Yuri Norstein: Tale of Tales

This week, I just received UK author Clare Kitson’s new book, Yuri Norstein and Tale of Tales: An Animator’s Journey. To my knowledge, it’s the first book-length study of Norstein, one of the world’s best living animators, and it largely recounts his life as it’s reflected by his impressionistic masterpiece, Tale of Tales (1979), a 28-minute film that has been voted the greatest animated work of all time. In many ways, it’s a painterly equivalent of Tarkovsky’s Mirror–both are opaque and multilayered memory films, with textures and sounds assembled in non-linear, evocative ways.

Kitson was the animation editor for Britain’s Channel 4 for many years; she learned Russian and befriended Norstein in order to write the book, and it’s a solid, journalistic overview of the 63-year-old animator’s career to date with a few chapters focusing on the production and reception of Tale of Tales. The book is a glossy paperback, and has many beautiful stills, production sketches, paintings, and photographs. While it may not be a penetrating critical study, it does provide a handsome, informative, and badly-needed overview of the artist’s life.

Norstein was born during World War II and spent his childhood in the northern suburbs of Moscow. Though Stalin’s reign of terror softened a bit in the postwar era, anti-Semitism and intense cultural control remained, constraining the young Norstein on many occasions. Luckily, his entry to adulthood coincided with the Soviet Thaw during the more liberal Khrushchev era of the late-’50s, which saw an influx of foreign art and an openness to experimentation. Films such as The Cranes Are Flying (1957), Ballad of a Soldier (1959), and Destiny of a Man (1959) were being produced which invigorated the cinematic milieu. (Unfortunately, history would reverse this opportunity when Russian resources dried up during glasnost at the height of Norstein’s acclaim; he’s still trying to finish The Overcoat, a film he began in 1981 with his wife and longtime collaborator, Francesca Yarbusova.)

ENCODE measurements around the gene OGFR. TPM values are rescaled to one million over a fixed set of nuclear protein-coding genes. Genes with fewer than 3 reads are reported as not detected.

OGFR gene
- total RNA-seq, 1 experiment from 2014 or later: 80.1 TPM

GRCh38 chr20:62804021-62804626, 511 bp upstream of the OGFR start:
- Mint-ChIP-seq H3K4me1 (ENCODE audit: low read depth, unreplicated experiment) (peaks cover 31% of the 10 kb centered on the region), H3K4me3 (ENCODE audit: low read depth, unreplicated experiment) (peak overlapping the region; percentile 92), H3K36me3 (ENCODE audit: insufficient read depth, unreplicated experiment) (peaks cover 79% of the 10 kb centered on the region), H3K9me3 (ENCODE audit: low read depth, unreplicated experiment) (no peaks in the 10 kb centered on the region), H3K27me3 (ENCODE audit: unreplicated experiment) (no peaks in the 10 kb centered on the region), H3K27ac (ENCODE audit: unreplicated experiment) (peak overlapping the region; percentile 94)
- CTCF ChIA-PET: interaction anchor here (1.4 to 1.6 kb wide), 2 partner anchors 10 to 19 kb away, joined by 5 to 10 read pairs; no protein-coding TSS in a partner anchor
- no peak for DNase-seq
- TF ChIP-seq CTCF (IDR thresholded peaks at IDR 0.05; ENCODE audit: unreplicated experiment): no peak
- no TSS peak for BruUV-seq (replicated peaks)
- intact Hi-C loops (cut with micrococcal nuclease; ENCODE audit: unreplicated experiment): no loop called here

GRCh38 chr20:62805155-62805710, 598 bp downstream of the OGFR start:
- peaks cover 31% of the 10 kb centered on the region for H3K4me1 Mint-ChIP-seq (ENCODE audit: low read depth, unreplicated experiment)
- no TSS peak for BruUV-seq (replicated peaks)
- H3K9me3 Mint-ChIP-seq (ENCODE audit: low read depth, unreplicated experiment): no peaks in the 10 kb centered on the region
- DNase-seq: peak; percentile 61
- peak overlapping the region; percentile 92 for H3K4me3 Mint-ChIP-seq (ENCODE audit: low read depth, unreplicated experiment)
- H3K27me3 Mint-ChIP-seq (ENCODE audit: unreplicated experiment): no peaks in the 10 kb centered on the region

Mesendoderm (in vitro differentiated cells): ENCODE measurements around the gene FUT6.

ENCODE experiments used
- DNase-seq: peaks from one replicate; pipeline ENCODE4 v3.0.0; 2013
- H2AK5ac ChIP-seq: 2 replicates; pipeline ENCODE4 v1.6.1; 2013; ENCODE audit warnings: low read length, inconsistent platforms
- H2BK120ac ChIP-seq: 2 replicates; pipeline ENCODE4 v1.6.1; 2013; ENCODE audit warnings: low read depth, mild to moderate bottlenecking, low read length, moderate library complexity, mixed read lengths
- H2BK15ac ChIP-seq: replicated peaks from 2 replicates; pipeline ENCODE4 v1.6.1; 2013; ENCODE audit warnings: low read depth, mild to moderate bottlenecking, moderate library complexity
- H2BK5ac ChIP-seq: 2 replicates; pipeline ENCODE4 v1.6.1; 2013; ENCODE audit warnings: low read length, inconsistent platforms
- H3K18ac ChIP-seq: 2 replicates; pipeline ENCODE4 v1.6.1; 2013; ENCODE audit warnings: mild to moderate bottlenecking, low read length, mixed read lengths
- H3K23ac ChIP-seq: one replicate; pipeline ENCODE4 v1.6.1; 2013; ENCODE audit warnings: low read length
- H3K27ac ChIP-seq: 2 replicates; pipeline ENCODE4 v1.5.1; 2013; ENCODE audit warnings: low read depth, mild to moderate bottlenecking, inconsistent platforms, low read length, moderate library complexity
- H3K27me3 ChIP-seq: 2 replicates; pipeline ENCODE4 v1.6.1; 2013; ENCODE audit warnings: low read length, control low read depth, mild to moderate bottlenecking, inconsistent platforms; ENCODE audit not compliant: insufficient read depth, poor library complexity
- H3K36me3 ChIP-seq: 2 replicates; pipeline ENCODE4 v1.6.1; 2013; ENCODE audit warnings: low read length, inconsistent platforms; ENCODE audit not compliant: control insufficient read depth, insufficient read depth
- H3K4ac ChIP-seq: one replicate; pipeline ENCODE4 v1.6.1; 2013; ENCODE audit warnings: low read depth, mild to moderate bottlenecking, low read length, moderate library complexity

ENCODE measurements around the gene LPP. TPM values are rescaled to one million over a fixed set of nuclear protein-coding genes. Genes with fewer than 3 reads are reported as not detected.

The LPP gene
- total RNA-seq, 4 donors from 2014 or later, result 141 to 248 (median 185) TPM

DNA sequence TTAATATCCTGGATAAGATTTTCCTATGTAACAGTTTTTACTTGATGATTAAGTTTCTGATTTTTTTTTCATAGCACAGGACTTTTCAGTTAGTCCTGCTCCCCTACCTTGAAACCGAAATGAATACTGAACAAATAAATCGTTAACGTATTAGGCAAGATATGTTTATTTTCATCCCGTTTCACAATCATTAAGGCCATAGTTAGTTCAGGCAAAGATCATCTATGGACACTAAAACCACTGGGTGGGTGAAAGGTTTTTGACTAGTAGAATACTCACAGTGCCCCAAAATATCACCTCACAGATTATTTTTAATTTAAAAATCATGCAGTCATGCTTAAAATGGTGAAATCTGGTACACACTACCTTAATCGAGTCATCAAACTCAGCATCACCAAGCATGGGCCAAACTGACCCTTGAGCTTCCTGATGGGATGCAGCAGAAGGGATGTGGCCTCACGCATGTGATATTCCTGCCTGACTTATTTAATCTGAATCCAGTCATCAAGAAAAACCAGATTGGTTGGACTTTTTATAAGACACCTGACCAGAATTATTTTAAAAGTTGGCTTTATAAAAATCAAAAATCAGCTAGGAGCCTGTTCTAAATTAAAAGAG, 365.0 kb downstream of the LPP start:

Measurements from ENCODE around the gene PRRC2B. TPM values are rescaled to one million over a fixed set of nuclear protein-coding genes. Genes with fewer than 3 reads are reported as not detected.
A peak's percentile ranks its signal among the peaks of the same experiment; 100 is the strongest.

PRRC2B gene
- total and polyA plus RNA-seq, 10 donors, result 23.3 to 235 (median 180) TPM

Norstein studied at the Soyuzmultfilm animation studio, which began producing a small but sophisticated body of work that appealed to adults as well as children in the ’60s. For years, he worked as an unassuming animator until he began directing his own films during the less-hospitable Brezhnev era of the ’70s, known for banning art and artists that weren’t deemed properly Social Realist. “In one word,” Norstein says, “[the era] was stuffy. We didn’t have enough air. But the strange thing is that when a lot of things outside you are closed off, you go inside yourself and find the freedom you need.” Norstein developed a highly complex and nuanced style of multiplane animation using paper cutouts on layers of glass; it produced the internationally venerated works The Fox and the Hare (1973), The Heron and the Crane (1974), and Hedgehog in the Fog (1975). (All of these films are available on DVD in the Masters of Russian Animation series.)

Norstein’s initial script treatment for Tale of Tales was approved by the Soviets but he summarily dismissed it, producing a much more ambiguous and emotionally complex piece than was originally planned. Tale of Tales juxtaposes images of innocence and gaiety with images of war and vanishing soldiers, nostalgic visions of childhood with an alcoholic parent chugging a bottle of vodka. The Soviet film authorities, baffled by the film’s poetry, deemed it subversive for its lack of social realism, and demanded that Norstein make extensive changes. He refused, and luckily, had just been awarded a State honor that made it virtually impossible for the authorities to enforce their demands or suppress the work.

Glasnost and the collapse of the Soviet Union kept Norstein out-of-work for many years, but he was finally able to travel, and has spent the last couple decades lecturing and attending tributes to his career. He also continues producing The Overcoat (his first full-length feature) and occasionally provides short pieces for commercials and title sequences for Russian and Japanese television. Fervently in love with his homeland, Norstein has rejected several international offers to finish The Overcoat abroad, choosing instead to develop the film little by little, year after year, in the country of his birth. Let us hope the film materializes fully formed one day soon.

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